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Units of Study

Unit 1: Introduction

·         The ABA Process

·         Behaviorism

·         Applications of ABA

Unit 2: Behavior

·         Formal Definition

·         Functions of Behavior

·         Obtaining a Tangible

·         Sensory Stimulation

·         Gaining Attention or Social Interaction

·         Avoidance or Escape

Unit 3: Antecedent-Based Interventions

·         Defining ABI

·         Interventions

·         The ABC Method

·         Benefits of ABI

Unit 4: Reinforcement

·         What is Reinforcement?

·         Operant Conditioning

·         Attributes of Reinforcement

·         Importance of Reinforcement in ABA

Unit 5: Discrete Trial Training

·         What is Discrete Trial Training?

·         History of DTT

·         The Five Steps of DTT

·         Four Phases of Learning

·         Advantages and Disadvantages

Unit 6: Differential Reinforcement

·         Defining Differential Reinforcement

·         Differential Reinforcement of Incompatible Behavior

·         Differential Reinforcement of Alternative Behavior

·         Differential Reinforcement of Other Behavior

·         Differential Reinforcement of Low Rates

·         Selecting the Right Technique

·         Understanding DRO

·         Advantages of DRO

Unit 7: Extinction

·         What is Extinction?

·         Behaviors Treated

·         Steps to Take Before Using Extinction

·         Extinction Bursts

Unit 8: Functional Communication Training

·         Defining Functional Communication Training

·         History and Background

·         Components

·         Teachers, Parents and Guardians

·         Applications and Outcomes

Unit 9: Functional Assessments

Unit 10: ABA in the Classroom

·         ABA in Classrooms

·         Characteristics of Effective ABA Teachers

·         Case Study

Unit 11: Autism Spectrum Disorder

·         Autism in Context

·         Applied Behavior Analysis

·         Stereotypes

·         Research

·         Ethical Considerations

·         Choosing Applied Behavior Analysis

Unit 12: Complementary Interventions

·         Cognitive Behavior Therapy

·         Play Therapy

·         Speech Therapy

·         Occupational Therapy

·         Multiple Interventions

Unit 13: Research and Advocacy

·         Data

·         Associations

·         Research Journals

·         Case Study: University-Based Service Facilities

Unit 14: Careers in ABA

·         Certifications

·         Training and Education

·         Personal Qualities

·         Work Environment 

·         Specialties

 

Requirements

Entry requirements

Students must have basic literacy and numeracy skills.

Minimum education

Open entry. Previous schooling and academic achievements are not required for entry into this course.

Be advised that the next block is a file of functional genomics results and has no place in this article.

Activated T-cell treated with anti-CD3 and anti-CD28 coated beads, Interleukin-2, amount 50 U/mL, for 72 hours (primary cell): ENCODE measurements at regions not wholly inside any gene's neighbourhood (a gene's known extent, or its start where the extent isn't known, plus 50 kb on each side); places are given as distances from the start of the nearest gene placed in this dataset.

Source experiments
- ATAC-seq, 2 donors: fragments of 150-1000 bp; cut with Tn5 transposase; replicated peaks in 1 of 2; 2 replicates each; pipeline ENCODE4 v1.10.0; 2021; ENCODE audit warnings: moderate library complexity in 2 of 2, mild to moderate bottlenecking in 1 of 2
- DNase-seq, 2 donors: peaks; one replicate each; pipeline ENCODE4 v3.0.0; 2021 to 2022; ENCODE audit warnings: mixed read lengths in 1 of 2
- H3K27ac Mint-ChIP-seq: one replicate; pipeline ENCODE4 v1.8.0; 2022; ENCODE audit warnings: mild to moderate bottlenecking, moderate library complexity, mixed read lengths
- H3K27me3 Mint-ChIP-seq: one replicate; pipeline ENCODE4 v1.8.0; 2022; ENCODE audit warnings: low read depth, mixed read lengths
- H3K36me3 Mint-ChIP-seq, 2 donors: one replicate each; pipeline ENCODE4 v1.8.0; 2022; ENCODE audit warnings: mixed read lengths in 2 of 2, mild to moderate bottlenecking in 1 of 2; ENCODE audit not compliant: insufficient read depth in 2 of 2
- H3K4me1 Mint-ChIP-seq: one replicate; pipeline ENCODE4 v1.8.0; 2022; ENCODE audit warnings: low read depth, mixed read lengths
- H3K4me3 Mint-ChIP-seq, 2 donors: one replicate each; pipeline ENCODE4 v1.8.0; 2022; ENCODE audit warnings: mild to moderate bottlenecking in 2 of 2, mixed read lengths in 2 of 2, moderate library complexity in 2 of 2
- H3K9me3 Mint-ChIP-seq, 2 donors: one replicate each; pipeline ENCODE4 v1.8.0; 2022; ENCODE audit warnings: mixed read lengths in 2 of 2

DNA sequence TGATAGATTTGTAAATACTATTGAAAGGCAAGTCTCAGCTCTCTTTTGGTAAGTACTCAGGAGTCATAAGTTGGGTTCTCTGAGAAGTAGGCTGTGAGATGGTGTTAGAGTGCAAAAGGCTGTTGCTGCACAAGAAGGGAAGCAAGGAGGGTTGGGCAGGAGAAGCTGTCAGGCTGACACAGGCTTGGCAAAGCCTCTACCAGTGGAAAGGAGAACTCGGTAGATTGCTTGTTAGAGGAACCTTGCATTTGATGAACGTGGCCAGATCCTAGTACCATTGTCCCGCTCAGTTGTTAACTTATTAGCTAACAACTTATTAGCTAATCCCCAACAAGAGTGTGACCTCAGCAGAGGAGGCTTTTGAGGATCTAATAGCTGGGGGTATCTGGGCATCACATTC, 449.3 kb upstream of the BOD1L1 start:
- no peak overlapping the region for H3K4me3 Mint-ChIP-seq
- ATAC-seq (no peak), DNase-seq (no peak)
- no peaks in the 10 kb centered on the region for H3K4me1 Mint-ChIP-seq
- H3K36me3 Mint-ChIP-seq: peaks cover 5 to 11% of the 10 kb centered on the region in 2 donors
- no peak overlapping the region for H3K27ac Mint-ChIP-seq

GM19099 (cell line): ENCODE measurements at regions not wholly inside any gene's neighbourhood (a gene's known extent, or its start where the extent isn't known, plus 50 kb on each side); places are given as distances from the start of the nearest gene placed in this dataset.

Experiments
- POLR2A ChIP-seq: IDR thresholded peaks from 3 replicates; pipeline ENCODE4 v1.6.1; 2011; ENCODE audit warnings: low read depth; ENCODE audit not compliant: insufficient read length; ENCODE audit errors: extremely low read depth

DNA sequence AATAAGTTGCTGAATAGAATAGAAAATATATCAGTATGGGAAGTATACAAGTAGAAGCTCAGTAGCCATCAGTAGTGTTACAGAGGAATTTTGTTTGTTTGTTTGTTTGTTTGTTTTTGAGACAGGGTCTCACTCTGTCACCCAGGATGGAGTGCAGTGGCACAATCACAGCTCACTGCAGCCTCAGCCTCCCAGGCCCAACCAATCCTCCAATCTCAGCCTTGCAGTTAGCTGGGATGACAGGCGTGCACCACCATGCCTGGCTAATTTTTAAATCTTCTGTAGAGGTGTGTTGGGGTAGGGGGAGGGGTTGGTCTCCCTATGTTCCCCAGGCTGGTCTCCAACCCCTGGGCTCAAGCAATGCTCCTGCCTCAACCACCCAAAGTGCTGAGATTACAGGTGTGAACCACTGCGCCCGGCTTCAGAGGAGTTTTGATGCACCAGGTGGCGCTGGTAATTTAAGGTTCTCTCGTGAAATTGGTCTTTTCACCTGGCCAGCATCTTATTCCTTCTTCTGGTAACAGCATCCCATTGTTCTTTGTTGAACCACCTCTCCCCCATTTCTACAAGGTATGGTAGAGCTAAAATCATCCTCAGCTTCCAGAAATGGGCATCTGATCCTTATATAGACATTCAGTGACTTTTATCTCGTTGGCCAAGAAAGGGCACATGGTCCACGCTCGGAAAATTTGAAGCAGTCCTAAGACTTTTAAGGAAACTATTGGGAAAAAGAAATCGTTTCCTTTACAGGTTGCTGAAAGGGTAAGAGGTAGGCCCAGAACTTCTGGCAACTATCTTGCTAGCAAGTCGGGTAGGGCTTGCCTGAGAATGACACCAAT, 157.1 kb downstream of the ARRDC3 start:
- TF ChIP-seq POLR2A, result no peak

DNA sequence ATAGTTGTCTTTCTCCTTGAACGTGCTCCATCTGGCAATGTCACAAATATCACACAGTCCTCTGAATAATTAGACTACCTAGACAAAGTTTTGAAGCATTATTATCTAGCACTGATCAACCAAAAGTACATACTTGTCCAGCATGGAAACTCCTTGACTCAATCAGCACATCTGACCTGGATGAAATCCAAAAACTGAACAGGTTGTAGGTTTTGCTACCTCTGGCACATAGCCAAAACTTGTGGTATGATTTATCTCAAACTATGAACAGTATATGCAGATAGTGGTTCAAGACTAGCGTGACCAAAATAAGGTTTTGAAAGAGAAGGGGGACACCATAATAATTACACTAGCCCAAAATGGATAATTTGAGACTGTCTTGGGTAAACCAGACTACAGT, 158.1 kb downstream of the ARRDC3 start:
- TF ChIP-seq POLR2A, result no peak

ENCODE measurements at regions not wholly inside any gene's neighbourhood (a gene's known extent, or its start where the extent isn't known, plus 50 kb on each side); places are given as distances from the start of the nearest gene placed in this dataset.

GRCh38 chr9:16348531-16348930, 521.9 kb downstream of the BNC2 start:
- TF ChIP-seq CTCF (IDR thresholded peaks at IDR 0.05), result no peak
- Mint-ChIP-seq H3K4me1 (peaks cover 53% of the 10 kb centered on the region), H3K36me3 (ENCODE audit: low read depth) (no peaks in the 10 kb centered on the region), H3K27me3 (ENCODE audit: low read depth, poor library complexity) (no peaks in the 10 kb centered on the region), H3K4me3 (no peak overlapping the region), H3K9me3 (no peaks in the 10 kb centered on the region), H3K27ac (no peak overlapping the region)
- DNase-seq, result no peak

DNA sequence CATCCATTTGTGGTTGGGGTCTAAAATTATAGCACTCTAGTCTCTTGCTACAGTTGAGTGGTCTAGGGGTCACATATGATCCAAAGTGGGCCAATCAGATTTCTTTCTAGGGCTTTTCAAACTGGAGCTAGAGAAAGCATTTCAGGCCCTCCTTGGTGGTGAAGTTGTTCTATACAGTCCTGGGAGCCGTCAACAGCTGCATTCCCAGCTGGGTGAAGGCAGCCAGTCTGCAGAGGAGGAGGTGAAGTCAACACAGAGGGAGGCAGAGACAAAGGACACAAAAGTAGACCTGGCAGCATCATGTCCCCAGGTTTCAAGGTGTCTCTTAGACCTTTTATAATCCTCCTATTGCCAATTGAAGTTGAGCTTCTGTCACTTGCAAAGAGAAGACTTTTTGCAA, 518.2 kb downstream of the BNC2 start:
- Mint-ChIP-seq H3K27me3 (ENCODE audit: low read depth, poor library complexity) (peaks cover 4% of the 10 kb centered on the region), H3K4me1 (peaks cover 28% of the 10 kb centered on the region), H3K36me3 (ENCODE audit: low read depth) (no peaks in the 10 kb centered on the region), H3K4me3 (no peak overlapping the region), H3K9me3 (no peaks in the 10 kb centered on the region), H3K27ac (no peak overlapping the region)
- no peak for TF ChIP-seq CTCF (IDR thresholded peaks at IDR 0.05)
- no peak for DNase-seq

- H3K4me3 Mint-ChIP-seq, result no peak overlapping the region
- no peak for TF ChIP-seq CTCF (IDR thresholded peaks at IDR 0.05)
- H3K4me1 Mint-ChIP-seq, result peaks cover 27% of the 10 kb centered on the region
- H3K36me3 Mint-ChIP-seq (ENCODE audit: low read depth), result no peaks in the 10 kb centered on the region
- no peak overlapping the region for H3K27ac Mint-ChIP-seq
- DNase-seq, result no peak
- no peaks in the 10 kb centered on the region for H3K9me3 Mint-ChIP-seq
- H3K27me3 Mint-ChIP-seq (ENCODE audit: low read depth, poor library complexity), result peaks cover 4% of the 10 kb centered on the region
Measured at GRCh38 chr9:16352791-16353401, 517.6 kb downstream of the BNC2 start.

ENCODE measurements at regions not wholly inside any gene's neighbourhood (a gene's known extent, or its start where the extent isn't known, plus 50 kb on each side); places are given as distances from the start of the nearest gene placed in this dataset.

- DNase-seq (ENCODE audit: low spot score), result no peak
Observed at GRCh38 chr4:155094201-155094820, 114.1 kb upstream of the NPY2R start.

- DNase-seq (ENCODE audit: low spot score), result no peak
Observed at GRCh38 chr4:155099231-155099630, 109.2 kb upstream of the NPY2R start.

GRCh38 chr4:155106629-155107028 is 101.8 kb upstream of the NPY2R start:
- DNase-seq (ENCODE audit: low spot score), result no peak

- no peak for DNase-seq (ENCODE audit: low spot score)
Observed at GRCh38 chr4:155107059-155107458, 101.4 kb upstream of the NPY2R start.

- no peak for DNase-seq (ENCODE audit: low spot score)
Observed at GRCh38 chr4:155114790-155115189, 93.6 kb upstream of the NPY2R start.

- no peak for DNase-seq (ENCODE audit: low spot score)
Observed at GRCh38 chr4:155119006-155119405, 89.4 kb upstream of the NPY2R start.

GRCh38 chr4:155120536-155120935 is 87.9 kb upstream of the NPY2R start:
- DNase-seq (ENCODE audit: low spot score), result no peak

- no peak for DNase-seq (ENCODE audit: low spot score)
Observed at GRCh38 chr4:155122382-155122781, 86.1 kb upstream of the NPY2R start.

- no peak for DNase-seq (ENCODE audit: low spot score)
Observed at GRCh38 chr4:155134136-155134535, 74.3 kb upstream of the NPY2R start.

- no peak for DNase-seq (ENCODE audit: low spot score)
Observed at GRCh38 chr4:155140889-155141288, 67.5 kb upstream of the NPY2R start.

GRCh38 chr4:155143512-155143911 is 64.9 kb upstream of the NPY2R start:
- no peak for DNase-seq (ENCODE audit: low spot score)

Computer requirements

Students will need access to a computer and the internet.

Minimum specifications for the computer are:

Windows:

Microsoft Windows XP, or laterModern and up to date Browser (Internet Explorer 8 or later, Firefox, Chrome, Safari)

MAC/iOS

OSX/iOS 6 or laterModern and up to date Browser (Firefox, Chrome, Safari)

All systems

Internet bandwidth of 1Mb or fasterFlash player or a browser with HTML5 video capabilities(Currently Internet Explorer 9, Firefox, Chrome, Safari)

Students will also need access the following applications:

Adobe Acrobat Reader

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login details (username and password), as well as instructions on how to
access and log in to your course via the internet with any device,
please check your junk/spam folder in the event that you do not receive
the email.

9.  When does this course start?

Providing
you have internet access you can start this course whenever you like,
just go to the login page and insert your username and password and you
can access the online material.

10.  What is online learning like?

Online learning is easy, if not easier than a traditional academic situation.
By studying an online course, the usual boundaries caused by location and time constraints are eliminated, meaning you are free to study where and when you want at your own pace.

Of course, you will need to be able to self-manage your time and be organized, but with our help, you’ll soon find yourself settling into a comfortable rhythm of study.

11.  What computer skills do I need for my course?

You
don't need to be a computer expert to succeed with our online training,
but you should be comfortable typing, using the internet and be capable
of using common software (such as Microsoft word).

12.  How long will you have access to the online course?